Subject/ Verb Agreement

The subject/verb agreement rules states the main subject and the main verb must align in the same sentence. If the main subject is singular, the main verb will be singular and if the main subject is plural, the main verb will be plural.
  1. The subject and verb must match, even if they aren’t next to each other.
            EXAMPLE: The group of researchers is working on the study.
Singular noun: group refers to singular verb: is
*tip: Always ignore the nouns in prepositional phrases when determining if it’s single or plural.

2.    Subject joined by and take on a plural verb.
            EXAMPLE: The students and teachers were talking on the lawn.
Plural nouns: students, teachers refers to the plural verb: talking
*tip: When phrases refer to individual items such as “each student” or “every animal”
always use a singular verb.

3.   When the nouns are separated by or or nor look to the last noun to determine if verb is singular  
      or plural.
            EXAMPLE: Neither the players or the coach wanted to run five miles.
Singular noun: participant refers to the singular verb: run
            EXAMPLE: Either the class or the instructors clean the lunch tables.
Plural noun: instructors refer to the plural verb: clean

4.    Collective nouns (team, couple, employees) always take on a single verb.
            EXAMPLE: The team decided to go to the championship.
Singular noun: team refers to the singular verb: go

5.    Connectives, or items connected with phrases such as combined, coupled by, accompanied by, do not change the number of items.
EXAMPLE: Vinegar, combined with oil, makes a great salad dressing.
Singular noun: vinegar refers to singular verb: makes

6.    Indefinite pronouns such as: “anything, anywhere, anybody, anyone, each, either, neither,
everyone, everybody, nobody, somebody, someone” are singular.
            EXAMPLE: Each researcher is excited about the project.
                        Singular noun: each refers to singular verb: is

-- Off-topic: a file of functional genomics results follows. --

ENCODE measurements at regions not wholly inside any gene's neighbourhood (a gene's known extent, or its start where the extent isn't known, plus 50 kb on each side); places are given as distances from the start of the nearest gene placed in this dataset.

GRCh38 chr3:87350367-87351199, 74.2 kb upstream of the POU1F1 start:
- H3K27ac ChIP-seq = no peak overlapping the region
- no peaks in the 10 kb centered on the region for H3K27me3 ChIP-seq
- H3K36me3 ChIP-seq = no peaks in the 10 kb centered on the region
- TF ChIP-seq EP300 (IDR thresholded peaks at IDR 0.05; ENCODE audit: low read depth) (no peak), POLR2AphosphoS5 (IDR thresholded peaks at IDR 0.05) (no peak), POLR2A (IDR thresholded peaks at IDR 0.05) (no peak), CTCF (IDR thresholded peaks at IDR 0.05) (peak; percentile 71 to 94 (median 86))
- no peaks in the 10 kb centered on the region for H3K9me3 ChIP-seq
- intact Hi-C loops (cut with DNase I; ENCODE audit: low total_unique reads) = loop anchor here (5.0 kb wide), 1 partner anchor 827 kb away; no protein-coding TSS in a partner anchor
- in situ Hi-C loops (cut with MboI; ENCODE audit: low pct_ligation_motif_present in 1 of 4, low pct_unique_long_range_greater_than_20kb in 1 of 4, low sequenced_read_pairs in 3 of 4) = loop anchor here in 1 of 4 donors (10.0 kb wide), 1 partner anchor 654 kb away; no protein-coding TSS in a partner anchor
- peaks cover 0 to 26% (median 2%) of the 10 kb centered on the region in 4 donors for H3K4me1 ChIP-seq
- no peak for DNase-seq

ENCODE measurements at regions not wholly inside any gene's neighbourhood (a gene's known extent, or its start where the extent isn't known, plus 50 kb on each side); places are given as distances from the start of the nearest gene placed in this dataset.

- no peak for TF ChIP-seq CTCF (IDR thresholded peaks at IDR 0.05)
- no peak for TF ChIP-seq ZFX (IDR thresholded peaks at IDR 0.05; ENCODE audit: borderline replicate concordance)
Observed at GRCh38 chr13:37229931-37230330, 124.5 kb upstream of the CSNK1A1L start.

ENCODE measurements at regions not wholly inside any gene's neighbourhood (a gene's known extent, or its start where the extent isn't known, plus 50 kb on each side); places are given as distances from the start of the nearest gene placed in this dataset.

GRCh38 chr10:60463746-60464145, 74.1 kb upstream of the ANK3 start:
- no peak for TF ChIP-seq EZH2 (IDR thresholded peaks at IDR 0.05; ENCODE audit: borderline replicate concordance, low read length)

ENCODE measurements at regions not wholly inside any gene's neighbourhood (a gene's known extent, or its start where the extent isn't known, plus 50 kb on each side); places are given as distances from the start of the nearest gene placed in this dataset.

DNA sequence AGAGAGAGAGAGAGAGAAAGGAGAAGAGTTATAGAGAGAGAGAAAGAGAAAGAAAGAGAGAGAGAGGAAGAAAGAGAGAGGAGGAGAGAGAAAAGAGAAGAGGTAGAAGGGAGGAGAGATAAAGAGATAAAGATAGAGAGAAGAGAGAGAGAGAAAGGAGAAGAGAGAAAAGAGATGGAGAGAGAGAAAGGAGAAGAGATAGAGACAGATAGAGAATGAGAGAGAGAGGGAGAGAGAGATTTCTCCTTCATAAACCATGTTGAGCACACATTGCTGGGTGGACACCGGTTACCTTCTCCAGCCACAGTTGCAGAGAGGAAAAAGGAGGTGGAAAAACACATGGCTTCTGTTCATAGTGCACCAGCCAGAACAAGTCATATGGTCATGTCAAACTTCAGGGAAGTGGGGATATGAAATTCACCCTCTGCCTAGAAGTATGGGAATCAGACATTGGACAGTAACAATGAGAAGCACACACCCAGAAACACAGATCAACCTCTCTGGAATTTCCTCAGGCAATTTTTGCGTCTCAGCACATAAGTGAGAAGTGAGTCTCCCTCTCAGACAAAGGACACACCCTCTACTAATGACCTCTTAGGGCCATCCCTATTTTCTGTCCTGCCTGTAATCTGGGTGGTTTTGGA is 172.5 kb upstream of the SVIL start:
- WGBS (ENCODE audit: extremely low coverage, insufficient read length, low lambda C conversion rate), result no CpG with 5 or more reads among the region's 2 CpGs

7.    Concerning fraction, the verb agrees with the whole item.
EXAMPLE: One-fourth of the cookies are gone.
                        Plural noun: cookies refers to plural verb: are

8.    Items such as scissors or trousers are singular even though they are a pair.
            EXAMPLE: The scissors is in the drawer.
                        Singular noun: scissors refer to singular noun: is

9.    Plural form subject are usually singular in a title.
            EXAMPLE: Mathematics is important to daily life.
                        Singular noun: mathematics refers to singular verb: is
10.  “They” can be single if referring to a single person or plural if referring to a group of people.
      EXAMPLE: There are many students. They are ready to begin the race.
                  Plural noun: they refers to the plural noun: are

Sentence Verb Agreement Quiz


Pronouns must agree in number, gender (if defined), and person with their antecedents.
Examples of indefinite pronouns that are always singular:
Anybody Everybody Anyone Everyone
Anything Everything Another Each
Either Neither One No one
Nobody Someone somebody  
Examples of indefinite pronouns that are always plural:
Both Few Several Many
Singular: Neither of the interns at work was injured trying to open the door.
Plural: Both of the interns at work were injured trying to open the door.
The singular pronoun neither refers to the singular verb was. The plural pronoun both refers to the plural verb were.
Singular: Anybody is able to help with the project.


For a sentence to be complete, it needs two things: a subject – predicate unit and a complete thought.
Sentence fragments usually happen when the writer is writing down multiple ideas down, but doesn’t fully develop them. Fragments Quiz #1
Fragments Quiz #2

Avoiding Comma Splices and Fused Sentences

Two simple sentences joined together can form another kind of sentence: a compound sentence.
When building compound sentences there are two errors that can occur.
Error #1: Comma splice Error #2: Fused sentences  
There are three ways to fix a fused sentence and a comma splice:
  1. Add a comma and a coordinating conjunction that fits well.
Example: Jessica went to the mall her mom went to get her hair done.